Is Your Smart Child Being Left Behind?

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How many times have your read news accounts about American students lagging behind countless other countries in academic achievement?

In a recent standardized test of math proficiency, we’re way behind Taiwan (No. 1), Hong Kong (No. 2) and Korea (No. 3), but wait. We can’t even compete with the likes of Slovenia and the Slovak Republic.

When I’ve read the occasional American-kids-are-stupid accounts, I’ve never panicked. After all, I figured my children went to schools that gave them an academic edge and certainly they could do far, far better than students in places like Azerbaijan and Turkey. I bet you were thinking the same thing.

Many people, including myself, assumed that lower-income kids and immigrants held down the scores of whatever tests American kids were failing at.

It might, however, be time to panic.

A fascinating story in the December issue of The Atlantic , Your Child Left Behind, makes a compelling case that even affluent American students are performing worse than the students of any income level in many well-off countries.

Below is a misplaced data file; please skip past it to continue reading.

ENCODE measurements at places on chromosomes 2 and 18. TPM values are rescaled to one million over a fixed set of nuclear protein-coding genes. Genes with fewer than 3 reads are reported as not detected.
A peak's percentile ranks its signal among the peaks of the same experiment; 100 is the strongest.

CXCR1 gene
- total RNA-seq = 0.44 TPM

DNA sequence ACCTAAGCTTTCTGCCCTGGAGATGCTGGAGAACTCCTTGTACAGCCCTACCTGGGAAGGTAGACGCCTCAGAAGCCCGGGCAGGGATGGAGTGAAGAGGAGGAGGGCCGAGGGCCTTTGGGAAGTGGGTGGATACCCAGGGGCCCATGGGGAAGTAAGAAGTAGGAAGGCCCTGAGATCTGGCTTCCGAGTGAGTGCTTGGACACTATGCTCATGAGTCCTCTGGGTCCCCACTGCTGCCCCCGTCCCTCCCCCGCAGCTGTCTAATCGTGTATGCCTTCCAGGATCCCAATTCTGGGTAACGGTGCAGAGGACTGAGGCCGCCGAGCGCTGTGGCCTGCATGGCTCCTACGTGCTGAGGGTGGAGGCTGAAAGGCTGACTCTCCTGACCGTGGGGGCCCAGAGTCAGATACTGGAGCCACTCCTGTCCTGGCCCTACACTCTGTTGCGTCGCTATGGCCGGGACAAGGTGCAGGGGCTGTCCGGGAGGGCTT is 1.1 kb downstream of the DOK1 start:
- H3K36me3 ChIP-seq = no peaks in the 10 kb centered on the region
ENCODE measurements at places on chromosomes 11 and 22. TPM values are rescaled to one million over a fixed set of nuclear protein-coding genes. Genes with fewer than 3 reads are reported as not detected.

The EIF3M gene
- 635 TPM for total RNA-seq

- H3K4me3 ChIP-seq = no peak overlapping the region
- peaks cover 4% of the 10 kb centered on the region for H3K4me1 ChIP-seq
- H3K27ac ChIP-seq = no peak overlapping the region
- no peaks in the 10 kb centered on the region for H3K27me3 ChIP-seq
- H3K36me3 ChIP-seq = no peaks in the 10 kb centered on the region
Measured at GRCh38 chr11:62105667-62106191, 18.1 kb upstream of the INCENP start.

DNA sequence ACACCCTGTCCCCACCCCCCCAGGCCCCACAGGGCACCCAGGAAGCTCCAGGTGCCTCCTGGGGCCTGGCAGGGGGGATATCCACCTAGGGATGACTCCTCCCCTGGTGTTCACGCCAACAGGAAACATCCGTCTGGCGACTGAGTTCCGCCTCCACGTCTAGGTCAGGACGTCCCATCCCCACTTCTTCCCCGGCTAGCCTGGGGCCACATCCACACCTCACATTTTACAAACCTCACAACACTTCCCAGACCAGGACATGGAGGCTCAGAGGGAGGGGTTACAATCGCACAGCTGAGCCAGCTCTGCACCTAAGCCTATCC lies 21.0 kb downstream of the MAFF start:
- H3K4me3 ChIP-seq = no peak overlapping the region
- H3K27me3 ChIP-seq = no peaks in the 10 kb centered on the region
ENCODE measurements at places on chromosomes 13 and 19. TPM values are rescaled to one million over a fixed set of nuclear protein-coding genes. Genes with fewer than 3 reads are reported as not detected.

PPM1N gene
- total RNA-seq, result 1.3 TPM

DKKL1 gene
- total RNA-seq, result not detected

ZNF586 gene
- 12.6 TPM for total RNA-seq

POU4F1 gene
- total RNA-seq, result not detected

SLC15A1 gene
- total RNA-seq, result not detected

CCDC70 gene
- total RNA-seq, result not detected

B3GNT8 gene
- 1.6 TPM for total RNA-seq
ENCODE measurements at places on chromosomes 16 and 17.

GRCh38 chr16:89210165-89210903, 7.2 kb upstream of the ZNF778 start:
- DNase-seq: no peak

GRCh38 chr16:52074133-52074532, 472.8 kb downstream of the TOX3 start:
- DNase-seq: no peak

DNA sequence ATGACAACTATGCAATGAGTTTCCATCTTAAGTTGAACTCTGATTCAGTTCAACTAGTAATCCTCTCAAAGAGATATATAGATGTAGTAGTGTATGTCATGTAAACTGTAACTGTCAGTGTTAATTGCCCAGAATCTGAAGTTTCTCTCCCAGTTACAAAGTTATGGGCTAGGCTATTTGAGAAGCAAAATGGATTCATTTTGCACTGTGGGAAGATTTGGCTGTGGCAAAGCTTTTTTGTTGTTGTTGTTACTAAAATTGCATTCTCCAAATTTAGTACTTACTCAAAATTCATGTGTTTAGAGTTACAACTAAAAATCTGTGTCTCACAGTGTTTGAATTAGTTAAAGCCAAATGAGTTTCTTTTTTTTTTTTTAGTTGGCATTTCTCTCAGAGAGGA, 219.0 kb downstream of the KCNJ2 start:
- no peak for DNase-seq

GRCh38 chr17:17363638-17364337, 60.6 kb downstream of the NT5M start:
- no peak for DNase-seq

“People will find it quite shocking that even our most advantaged students are not all that competitive,” observed Eric Hanushek, a Stanford economist, who has sliced and diced the international academic data.

The State Where Smart Kids Fare the Best

Hanushek  also looked at the results of individual states and concluded that even states with a preponderance of educated residents aren’t faring well compared to developed countries. When researchers treated each state as its own country, Massachusetts performed the best — coming in 17th. Anybody surprised that it was predominantly Southern states that fared the worst with Mississippi — a perennial laggard – coming in last.

What’s the Problem?

So what are the reasons why smart affluent Americans students with every advantage aren’t kicking global butt?

Here are four reasons posited by the researchers that are not going to make you feel better:

1. It’s too easy to become a teacher. When Massachusetts implemented a basic literacy test for new teachers, for example, a third of them failed.

2. The focus isn’t on high-achieving students. There is less focus on these kids because it’s thought that they can do well without as much attention.

3. Common academic standards are rare.

4. Educators are focused on the wrong thing. Smaller class sizes, Hanushek insists, don’t tend to improve learning. Neither does throwing more money into schools.

After reading this depressing article, I wonder when America is going to start demanding more from our Schools of Education that are producing the nation’s teachers? When will they be held accountable?

Lynn O’Shaughnessy is the author of The College Solution and She also writes a college blog for  CBSMoneyWatch and US News. Follow her on Twitter.

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